While it can be said the ACT government has taken steps to act quickly following the release of the study in 2013, many are questioning why more effective action was not taken by the government over the last 40 years, and particularly the last 9 years, to protect those most at risk of inhaling this deadly substance.

There is no safe level

It is well known there is no safe level of asbestos exposure, with loose-fill amosite considered a class 1 carcinogenic, which is easily inhaled into the lungs. No safe level of exposure means that even the smallest asbestos fibre has the potential to cause an asbestos-related disease, such as mesothelioma. It is therefore of no surprise that many individuals who have come into contact with Mr Fluffy homes now feel considerable distress about what their future may hold. Sadly, the ACT government has confirmed two people who resided in Mr Fluffy homes were diagnosed with mesothelioma and it is relatively unknown how many individuals will ultimately be affected by the inhalation of loose-fill amosite from Mr Fluffy homes. Most will be left waiting, unsure if or when the toxin will strike.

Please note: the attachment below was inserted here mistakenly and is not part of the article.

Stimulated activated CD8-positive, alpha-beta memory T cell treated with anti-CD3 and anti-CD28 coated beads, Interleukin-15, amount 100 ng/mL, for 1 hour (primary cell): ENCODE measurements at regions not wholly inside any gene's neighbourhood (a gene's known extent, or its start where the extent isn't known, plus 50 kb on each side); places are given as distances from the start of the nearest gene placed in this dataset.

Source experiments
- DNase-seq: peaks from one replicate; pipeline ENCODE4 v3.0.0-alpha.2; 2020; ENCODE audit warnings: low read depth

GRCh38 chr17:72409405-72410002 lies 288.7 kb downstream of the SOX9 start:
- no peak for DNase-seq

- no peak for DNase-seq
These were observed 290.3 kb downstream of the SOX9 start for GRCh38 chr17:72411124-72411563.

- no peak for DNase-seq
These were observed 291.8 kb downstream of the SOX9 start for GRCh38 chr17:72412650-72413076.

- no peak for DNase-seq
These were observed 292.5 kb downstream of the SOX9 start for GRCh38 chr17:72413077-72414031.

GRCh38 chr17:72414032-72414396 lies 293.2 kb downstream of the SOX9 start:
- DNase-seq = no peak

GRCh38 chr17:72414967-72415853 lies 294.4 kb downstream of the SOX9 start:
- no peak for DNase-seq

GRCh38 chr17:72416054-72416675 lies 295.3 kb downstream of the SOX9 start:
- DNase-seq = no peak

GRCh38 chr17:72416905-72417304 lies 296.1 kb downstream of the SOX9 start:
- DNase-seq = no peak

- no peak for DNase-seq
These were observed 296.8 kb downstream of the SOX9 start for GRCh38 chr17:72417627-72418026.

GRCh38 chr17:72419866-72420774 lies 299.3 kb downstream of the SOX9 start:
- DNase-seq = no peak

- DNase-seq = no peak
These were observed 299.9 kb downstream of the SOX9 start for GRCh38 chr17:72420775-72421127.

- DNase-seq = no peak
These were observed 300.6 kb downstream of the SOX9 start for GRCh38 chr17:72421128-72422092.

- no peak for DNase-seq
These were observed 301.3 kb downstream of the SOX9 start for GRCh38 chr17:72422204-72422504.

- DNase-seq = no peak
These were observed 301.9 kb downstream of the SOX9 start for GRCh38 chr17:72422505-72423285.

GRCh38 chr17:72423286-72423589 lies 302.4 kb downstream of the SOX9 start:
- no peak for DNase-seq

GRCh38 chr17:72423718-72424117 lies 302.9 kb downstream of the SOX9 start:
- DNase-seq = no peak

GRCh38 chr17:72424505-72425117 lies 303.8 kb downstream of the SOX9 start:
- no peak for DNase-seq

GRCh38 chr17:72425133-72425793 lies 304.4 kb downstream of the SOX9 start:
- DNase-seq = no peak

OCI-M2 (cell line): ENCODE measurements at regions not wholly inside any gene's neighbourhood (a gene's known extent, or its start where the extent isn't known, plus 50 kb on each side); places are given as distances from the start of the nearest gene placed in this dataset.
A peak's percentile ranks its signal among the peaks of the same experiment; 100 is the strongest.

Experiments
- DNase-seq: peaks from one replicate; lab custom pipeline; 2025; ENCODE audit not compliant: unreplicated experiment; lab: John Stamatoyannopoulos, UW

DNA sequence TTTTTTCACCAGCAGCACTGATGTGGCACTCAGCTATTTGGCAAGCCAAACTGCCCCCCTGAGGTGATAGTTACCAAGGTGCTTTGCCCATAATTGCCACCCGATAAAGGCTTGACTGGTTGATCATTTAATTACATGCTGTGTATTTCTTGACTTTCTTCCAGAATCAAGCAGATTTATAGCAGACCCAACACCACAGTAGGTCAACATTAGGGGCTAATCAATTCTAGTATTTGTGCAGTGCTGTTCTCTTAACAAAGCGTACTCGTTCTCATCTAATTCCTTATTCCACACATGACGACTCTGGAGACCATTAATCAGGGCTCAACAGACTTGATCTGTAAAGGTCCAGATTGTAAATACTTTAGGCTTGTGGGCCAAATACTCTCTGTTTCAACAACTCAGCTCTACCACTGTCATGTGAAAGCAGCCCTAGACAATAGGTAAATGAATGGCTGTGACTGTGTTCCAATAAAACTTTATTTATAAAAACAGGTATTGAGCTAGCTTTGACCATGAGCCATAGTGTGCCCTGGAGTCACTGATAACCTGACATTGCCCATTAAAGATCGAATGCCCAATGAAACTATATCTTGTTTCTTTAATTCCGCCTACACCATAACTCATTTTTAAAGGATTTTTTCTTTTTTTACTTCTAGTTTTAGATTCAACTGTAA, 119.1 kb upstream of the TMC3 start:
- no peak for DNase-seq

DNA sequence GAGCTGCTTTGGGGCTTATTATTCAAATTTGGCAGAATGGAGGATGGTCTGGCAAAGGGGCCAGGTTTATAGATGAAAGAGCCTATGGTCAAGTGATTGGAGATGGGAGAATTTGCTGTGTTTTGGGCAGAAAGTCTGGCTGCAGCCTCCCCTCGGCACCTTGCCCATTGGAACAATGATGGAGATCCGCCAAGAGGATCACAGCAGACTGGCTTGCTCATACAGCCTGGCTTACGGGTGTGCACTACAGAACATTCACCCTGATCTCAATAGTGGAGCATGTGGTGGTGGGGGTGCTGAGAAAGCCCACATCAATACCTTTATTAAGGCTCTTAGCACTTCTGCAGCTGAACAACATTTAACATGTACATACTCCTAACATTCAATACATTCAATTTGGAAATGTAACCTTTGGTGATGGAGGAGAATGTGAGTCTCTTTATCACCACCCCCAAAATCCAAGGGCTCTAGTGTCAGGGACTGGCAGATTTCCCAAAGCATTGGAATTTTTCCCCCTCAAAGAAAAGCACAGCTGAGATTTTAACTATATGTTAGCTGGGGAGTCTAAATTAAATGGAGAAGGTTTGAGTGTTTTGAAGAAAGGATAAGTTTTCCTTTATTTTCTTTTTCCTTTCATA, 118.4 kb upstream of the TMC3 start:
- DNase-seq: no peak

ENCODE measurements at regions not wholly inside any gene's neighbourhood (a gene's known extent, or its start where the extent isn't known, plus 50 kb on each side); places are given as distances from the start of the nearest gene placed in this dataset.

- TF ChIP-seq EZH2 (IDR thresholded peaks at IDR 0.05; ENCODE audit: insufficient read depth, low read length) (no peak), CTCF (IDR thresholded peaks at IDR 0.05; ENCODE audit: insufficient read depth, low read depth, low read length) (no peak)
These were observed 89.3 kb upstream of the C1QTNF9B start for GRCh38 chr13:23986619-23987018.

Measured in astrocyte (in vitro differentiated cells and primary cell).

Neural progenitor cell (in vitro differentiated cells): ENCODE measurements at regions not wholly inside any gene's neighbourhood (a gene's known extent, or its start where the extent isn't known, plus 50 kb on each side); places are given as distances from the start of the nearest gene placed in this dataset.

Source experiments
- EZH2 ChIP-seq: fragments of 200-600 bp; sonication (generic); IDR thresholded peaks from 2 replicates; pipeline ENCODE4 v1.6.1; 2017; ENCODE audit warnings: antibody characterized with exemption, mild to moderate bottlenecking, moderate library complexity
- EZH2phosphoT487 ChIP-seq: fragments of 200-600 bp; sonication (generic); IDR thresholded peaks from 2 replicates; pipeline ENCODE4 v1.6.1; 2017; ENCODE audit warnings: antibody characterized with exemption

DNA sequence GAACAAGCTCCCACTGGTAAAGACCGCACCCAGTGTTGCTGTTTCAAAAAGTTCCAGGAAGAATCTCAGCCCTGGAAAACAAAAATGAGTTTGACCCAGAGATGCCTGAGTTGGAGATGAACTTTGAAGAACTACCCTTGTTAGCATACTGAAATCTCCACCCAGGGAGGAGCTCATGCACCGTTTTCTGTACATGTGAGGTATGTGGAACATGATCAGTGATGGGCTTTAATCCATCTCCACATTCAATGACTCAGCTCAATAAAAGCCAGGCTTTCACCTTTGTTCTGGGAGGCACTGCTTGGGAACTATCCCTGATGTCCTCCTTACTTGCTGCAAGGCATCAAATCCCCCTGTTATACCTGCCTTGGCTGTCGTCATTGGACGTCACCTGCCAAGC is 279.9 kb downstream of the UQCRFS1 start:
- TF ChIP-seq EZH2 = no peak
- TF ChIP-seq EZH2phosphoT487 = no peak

At present, 34 Canberra families are living in emergency accommodation due to high levels of asbestos contamination found present within their home. Emergency support packages have been made available for those forced to leave their homes, with the package consisting of up to $10,000.00 per household and an additional $2,000.00 payable for each dependent child residing in the home. The sum of $1,000 per household is also available for those who are able to remain in their home, but have been required to destroy contaminated items such as clothes and soft furnishing items.